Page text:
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Wednesday 14 April, 2021

Romans 12:3-8

3 For by the grace given me I say to every one of you: Do not think of yourself more highly than you ought, but rather think of yourself with sober judgment, in accordance with the faith God has distributed to each of you. 4 For just as each of us has one body with many members, and these members do not all have the same function, 5 so in Christ we, though many, form one body, and each member belongs to all the others. 6 We have different gifts, according to the grace given to each of us. If your gift is prophesying, then prophesy in accordance with your faith; 7 if it is serving, then serve; if it is teaching, then teach; 8 if it is to encourage, then give encouragement; if it is giving, then give generously; if it is to lead, do it diligently; if it is to show mercy, do it cheerfully.

As bodies are my business, I feel I should have some profound thoughts on us working cohesively as a Body of Faith. But what I am thinking of is the grace that is needed by other parts of the body when one part breaks down. If I break my ankle then other parts of me must work harder (arms and shoulders for crutches, the other leg and my vestibular system for balance) until things are better. Those parts extend ‘grace’ to my ankle for as long as is needed.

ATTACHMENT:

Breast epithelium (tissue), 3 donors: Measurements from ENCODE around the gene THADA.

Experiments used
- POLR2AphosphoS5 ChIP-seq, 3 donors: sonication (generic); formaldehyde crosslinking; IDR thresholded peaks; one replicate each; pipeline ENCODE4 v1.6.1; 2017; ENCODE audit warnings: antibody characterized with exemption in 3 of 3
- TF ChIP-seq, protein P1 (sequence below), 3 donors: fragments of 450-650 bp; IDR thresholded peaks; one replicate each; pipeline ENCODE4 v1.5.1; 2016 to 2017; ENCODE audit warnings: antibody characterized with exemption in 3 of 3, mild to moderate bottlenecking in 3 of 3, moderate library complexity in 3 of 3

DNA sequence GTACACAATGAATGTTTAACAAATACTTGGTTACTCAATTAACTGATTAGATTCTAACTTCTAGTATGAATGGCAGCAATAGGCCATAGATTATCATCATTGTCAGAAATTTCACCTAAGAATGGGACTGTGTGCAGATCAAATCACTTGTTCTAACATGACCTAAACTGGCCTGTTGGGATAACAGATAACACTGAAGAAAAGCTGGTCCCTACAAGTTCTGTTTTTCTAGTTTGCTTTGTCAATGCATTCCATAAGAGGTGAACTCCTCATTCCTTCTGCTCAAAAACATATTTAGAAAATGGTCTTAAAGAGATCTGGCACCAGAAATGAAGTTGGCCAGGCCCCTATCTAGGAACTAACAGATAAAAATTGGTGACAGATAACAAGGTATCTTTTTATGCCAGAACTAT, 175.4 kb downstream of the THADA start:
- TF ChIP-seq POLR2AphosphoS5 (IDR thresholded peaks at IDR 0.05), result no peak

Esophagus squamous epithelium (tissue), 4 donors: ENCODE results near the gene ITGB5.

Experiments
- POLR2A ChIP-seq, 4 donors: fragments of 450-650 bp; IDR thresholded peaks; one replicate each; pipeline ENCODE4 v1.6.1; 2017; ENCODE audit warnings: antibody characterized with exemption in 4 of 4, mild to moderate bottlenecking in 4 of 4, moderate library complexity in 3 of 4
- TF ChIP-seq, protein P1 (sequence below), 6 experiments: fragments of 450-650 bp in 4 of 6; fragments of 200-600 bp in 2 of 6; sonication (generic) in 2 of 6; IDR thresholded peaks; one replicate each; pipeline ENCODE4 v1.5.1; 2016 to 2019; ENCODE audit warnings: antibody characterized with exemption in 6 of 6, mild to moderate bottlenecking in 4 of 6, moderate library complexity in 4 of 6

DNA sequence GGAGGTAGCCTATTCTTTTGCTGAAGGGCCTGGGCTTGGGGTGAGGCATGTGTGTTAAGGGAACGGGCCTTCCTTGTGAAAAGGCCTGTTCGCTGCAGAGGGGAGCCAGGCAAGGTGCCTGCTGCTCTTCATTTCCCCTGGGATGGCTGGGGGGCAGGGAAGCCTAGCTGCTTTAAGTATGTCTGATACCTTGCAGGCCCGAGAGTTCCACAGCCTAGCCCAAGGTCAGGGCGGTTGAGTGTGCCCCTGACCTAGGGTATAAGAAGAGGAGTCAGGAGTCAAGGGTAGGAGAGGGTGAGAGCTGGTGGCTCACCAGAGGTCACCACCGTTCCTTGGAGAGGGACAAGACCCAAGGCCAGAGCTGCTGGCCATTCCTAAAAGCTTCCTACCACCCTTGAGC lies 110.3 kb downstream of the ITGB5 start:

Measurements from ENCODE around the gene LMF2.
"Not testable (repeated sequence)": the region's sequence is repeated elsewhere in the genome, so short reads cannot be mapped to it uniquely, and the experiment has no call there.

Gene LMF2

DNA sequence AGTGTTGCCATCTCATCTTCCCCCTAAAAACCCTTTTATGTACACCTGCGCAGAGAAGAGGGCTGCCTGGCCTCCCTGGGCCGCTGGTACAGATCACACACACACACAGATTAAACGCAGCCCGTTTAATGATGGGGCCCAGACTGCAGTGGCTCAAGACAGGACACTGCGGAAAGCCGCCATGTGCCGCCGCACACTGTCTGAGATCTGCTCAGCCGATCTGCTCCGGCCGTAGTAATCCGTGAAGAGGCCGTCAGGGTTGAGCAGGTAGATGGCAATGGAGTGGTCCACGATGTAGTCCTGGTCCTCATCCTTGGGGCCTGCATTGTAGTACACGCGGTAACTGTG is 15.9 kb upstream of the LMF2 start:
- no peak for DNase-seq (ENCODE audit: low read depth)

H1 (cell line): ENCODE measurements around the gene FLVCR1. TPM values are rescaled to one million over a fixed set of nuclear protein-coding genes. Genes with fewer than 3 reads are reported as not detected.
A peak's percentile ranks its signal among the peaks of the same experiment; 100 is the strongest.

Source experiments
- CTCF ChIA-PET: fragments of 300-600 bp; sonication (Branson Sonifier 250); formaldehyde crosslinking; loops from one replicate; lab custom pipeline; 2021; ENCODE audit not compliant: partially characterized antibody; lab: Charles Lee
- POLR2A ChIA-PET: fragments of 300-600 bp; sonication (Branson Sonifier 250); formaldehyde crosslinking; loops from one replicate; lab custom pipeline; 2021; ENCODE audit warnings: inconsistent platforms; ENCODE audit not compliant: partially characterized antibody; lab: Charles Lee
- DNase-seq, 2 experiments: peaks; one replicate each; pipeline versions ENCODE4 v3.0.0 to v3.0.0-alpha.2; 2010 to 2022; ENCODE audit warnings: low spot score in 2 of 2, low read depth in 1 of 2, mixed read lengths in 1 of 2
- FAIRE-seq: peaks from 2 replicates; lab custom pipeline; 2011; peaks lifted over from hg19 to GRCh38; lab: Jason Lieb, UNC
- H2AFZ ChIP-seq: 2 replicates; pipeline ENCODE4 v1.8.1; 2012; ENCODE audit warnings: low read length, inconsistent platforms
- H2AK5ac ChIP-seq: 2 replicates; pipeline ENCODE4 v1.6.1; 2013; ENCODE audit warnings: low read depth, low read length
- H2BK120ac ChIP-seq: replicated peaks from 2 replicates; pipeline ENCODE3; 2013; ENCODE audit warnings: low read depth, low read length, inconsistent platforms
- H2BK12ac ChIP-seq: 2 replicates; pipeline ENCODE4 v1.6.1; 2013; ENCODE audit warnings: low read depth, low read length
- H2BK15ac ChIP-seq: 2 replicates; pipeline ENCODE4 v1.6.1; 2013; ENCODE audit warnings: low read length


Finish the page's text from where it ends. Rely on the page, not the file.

Where can I extend grace towards my brothers and sisters in Christ? How can I help another to be the very best person that God created them to be? Where is God calling me to extend grace today? It is too easy to be judgmental or offended when we perceive someone not ‘pulling their weight’. When our human bodies break down there are systems in place to help us recover. If our spiritual bodies have a problem then I want to be part of the solution for that too. Paul says it is ‘by grace’, he doesn’t say it’s easy!!

Thank you God that you saw fit to save a sinner like me. Help me to use the abilities and gifts you have given me to be a blessing to others and the church. Help me Lord to have a heart of Grace, not a spirit of judgement. In Jesus Name. Amen

Written by Christine Knight

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  1. Matt says:

    Observation – each role has a purpose and the body lacks when a role is not filled. It needs all parts aligned working together to be most effective. Each role belongs to each other and struggles without the other core parts. E.g. the hand may get all the fame etc for its uses and effectiveness but without the elbow behind it and the shoulder behind the elbow it is nothing. Help me to realise the cohesive nature of the body and it’s inter reliance.
    Application – where is the body lacking and what skills does the body need? Am I the person to fill that gap or is it someone else?
    Prayer – help me to know where I’m called in the body of Christ and God build up the body to become more effective in its purpose.